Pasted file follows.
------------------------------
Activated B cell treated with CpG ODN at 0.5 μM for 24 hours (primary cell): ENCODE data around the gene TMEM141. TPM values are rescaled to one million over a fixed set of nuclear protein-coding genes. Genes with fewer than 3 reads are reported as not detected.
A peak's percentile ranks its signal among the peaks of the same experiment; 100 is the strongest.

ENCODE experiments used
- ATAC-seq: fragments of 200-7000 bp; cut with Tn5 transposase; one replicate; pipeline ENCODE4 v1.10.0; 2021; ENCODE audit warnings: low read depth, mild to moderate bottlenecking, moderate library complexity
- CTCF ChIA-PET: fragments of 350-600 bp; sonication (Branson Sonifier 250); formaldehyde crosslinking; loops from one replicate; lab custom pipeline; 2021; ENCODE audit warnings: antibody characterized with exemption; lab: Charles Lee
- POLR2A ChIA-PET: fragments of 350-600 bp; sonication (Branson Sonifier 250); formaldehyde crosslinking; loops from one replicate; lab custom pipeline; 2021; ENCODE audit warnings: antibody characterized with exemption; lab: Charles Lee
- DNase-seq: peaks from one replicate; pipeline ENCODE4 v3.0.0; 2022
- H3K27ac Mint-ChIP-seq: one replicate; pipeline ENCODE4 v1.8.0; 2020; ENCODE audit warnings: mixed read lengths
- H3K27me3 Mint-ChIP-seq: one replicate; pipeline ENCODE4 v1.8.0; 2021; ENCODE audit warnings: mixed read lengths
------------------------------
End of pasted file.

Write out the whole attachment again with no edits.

Activated B cell treated with CpG ODN at 0.5 μM for 24 hours (primary cell): ENCODE data around the gene TMEM141. TPM values are rescaled to one million over a fixed set of nuclear protein-coding genes. Genes with fewer than 3 reads are reported as not detected.
A peak's percentile ranks its signal among the peaks of the same experiment; 100 is the strongest.

ENCODE experiments used
- ATAC-seq: fragments of 200-7000 bp; cut with Tn5 transposase; one replicate; pipeline ENCODE4 v1.10.0; 2021; ENCODE audit warnings: low read depth, mild to moderate bottlenecking, moderate library complexity
- CTCF ChIA-PET: fragments of 350-600 bp; sonication (Branson Sonifier 250); formaldehyde crosslinking; loops from one replicate; lab custom pipeline; 2021; ENCODE audit warnings: antibody characterized with exemption; lab: Charles Lee
- POLR2A ChIA-PET: fragments of 350-600 bp; sonication (Branson Sonifier 250); formaldehyde crosslinking; loops from one replicate; lab custom pipeline; 2021; ENCODE audit warnings: antibody characterized with exemption; lab: Charles Lee
- DNase-seq: peaks from one replicate; pipeline ENCODE4 v3.0.0; 2022
- H3K27ac Mint-ChIP-seq: one replicate; pipeline ENCODE4 v1.8.0; 2020; ENCODE audit warnings: mixed read lengths
- H3K27me3 Mint-ChIP-seq: one replicate; pipeline ENCODE4 v1.8.0; 2021; ENCODE audit warnings: mixed read lengths